Right now it is impossible to ignore the financial markets panicking, the breathless coverage by news media, the fearful buying at Costcos everywhere, and so many friends and family now worried about the emerging Covid-19 pandemic. Predictions of what might come next raise the specter of an historic pandemic that could literally kill millions or dare I say tens of millions before it runs its course. We are clearly living in an “interesting” time.
Double-blind and single-blind processes continue to dominate academic peer review. Too often this results in a ‘black box’ – a system without sufficient transparency for authors, readers and reviewers alike. Hopefully one day fully transparent (and even public) peer review will come to be seen as acceptable throughout the world of academic publishing. For now we must take small steps to break down this barrier, just as Cureus works to break down barriers to publication.
During my halcyon college days, long before I knew I would “grow up” to be a surgeon, I was a huge fan of Star Trek. Although the ideas behind warp speed travel and teleportation were mind blowing, I was even more captivated by “Bones” McCoy’s Tricorder. This and other similarly nifty little medical devices could in the hands of the right doctor affect surgical-like cures for most any disease non-invasively and without pain.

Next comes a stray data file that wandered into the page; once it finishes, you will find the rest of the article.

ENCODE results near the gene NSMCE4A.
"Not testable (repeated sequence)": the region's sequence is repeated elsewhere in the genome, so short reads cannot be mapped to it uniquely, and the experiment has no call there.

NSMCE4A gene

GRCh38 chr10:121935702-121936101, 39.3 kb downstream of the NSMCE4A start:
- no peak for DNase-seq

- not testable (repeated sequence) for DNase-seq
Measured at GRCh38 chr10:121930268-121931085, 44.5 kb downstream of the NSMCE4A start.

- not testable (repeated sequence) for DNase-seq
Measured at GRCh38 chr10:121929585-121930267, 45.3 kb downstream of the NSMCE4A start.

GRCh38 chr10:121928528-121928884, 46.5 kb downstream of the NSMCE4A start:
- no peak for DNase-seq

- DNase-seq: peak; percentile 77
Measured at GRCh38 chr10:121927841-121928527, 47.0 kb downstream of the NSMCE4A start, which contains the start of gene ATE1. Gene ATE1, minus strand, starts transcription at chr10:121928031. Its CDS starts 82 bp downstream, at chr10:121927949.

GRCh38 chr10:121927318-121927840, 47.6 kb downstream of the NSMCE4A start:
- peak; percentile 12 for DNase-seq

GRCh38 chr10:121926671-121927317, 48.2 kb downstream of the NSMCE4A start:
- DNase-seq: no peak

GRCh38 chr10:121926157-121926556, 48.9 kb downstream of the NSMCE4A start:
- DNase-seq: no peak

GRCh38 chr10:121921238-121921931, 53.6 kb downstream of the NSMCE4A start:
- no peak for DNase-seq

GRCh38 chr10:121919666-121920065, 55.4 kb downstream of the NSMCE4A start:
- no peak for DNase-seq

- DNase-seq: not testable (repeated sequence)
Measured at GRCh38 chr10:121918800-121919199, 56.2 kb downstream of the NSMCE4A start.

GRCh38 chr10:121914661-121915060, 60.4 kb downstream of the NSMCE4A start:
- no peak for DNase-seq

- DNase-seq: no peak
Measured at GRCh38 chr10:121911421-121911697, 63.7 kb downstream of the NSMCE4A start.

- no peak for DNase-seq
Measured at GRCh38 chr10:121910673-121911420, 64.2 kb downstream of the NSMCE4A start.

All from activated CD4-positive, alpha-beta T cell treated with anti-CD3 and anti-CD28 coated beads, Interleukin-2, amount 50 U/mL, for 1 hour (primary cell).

Who wouldn’t want to embrace such a future for medicine?
Why do we publish? As the editor-in-chief of a medical journal, I struggle a lot with this question. After more than 200 years, peer-reviewed journals have clearly established themselves as medicine’s best arbitrator of truth. They are, or at least ideally should be, at the center of everything we practice in our clinics. Yet somehow we physicians, even those of us in academia, are blind to many of the important roles that journals serve in medicine today.
It’s that time of the year. As Halloween decorations give way to Thanksgiving and now Christmas ornamentation, I, like many other American academic physicians, am sent an array of end-of-the-year email reminders from hospital and medical school leadership about sundry matters ranging from holiday parties to Press Ganey Scores. However none of these notifications stands out quite like being urged to update my membership with Doximity and thereby ensure my good standing with the social media network.